Tuesday, 2 December 2014

HTML5 CSS Javascript

The browser in becoming increasingly important in computing. 

This seems to be inline with the rise of cloud based computing and storage. The fracturing of the smartphone market has also made HTML5 apps more attractive for phone application developers. As HTML5 apps can be be run in any modern browser and smartphones run those browsers, HTML5 apps are automatically supported on any smartphone OS.

Last year I played with the Bitalino board and was surprised by how responsive their HTML5 based application was with the Bitalino connected by Bluetooth. It looked good and the non-blocking nature of Javascript made the interface very responsive. Python in the back end to do the serial communication and hardware interfacing made for a slick and reliable experience.

With the arrival of the OpenBCI headset imminent, I'd like to know more about the possibilities of coding in the browser.

When I came to the conclusion that programming was a necessary part of neuroscience, I started looking for the perfect language. One that would do all the things I needed so I wouldn't waste time learning inferior languages. After a lot of reading and a little experience, I understand why more experienced programmers don't spend a lot of time answering that question. There is no one best language, they all have their tradeoffs.

Except for Matlab..... Matlab is just bad. ;-)

You will probably end up learning a few languages.

Please excuse my explanations of Javascript, I'm not experienced with it and my knowledge is growing all the time. I'll reread this in a few months and see if I can make it clearer and fix up any mistakes.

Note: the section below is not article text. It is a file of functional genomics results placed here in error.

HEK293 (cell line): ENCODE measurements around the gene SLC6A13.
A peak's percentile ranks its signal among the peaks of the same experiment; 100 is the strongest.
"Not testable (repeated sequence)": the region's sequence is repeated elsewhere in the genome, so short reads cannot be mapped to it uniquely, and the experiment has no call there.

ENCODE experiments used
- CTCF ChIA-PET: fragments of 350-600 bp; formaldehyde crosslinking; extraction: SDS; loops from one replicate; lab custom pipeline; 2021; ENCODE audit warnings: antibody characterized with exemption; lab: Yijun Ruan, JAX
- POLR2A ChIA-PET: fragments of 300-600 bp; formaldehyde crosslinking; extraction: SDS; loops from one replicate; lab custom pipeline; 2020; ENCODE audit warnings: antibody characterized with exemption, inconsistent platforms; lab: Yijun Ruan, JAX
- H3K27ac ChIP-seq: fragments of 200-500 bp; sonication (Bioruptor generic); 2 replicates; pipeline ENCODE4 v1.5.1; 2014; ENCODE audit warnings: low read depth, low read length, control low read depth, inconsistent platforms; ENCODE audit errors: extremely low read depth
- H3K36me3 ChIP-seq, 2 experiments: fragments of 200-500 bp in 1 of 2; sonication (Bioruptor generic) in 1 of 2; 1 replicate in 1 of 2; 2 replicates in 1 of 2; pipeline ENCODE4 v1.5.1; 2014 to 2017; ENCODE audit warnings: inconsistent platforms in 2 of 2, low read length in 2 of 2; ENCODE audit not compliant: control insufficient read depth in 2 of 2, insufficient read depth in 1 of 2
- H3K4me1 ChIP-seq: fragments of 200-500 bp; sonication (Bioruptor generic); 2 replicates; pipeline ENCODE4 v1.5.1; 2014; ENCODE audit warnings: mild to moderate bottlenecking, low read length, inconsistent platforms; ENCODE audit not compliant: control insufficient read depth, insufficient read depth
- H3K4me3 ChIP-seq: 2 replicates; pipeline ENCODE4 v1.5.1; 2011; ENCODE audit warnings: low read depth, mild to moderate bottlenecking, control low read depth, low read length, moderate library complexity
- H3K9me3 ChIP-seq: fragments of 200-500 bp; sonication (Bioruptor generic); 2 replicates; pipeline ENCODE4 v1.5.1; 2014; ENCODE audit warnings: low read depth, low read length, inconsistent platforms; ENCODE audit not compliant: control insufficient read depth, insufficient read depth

Javascript has emerged as the Queen of the browser, it has nothing to do with JAVA despite the name, and is probably the most widely used languages due to this. It is an event driven, asynchronous (or non-blocking) language, meaning that unlike other languages where each instruction is performed in turn in a single thread, Javascript has a system of requests and callbacks that allow other work to be done while waiting for a requested resource (typically disk or network resources).

When I want to learn a programming language, I look around for articles on the nature of the language. Not tutorials but discussions about what it looks, feels and smells like. I try to get a feel for the personality of the language so I have some framework to piece together the information I will acquire. Next I do some online tutorials involving guided coding in a browser. Something like codeacademy. or Didacto

I have been doing a lot of reading and video watching about web frameworks. One web page and video that really open my eyes up is Pixel Monkeys piece on lightweight web frameworks. In it Andrew Montalenti talks about the connection between HTML CSS Javascript and light web frameworks like Flask. Flask is a Python framework that does templating and handles connections. Along with these tools, integration with databases and a lot of nifty editors like Emmet are mentioned.

But first a little HTML. Why? Because we want to use Javascript in the browser, and HTML is the markup language that makes a place for the Javacript to live and display it's results.

This material is taken from the codeacademy site.

the basic syntax of HTML is

< something >  ....... < something />

With the somethings (tags) defining what goes between these markers (thus the term - markup language).

It can be headers (h1 - h6)

<h2> This is a heading </ h2>

Or what we're interested in, a javascript file

<script src="js/all.min.js"></script>
<p> Text can go between paragraph tags </p> 
In the opening tag we can also state some attributes. 
In the next line, the 'a' tag denotes links and 
the 'href' is an attribute.
In this case it is a web address and notice it is in quotation marks. 
The text between the tags 'links' will be what the user sees and clicks on.

<a href='http://www.codecademy.com'> links </a>
images are also bracketed by tags and look a lot like the javascript markup.
Images have an attribute 'source' which gives the path to an image file. 
<img source="picture.png"></img>


The styling of the different elements of the html page are defined by the CSS file.


The 'h1' part is a selector, the 'color' part is a property and the 'red' is it's value. A property:value pair is called a CSS rule.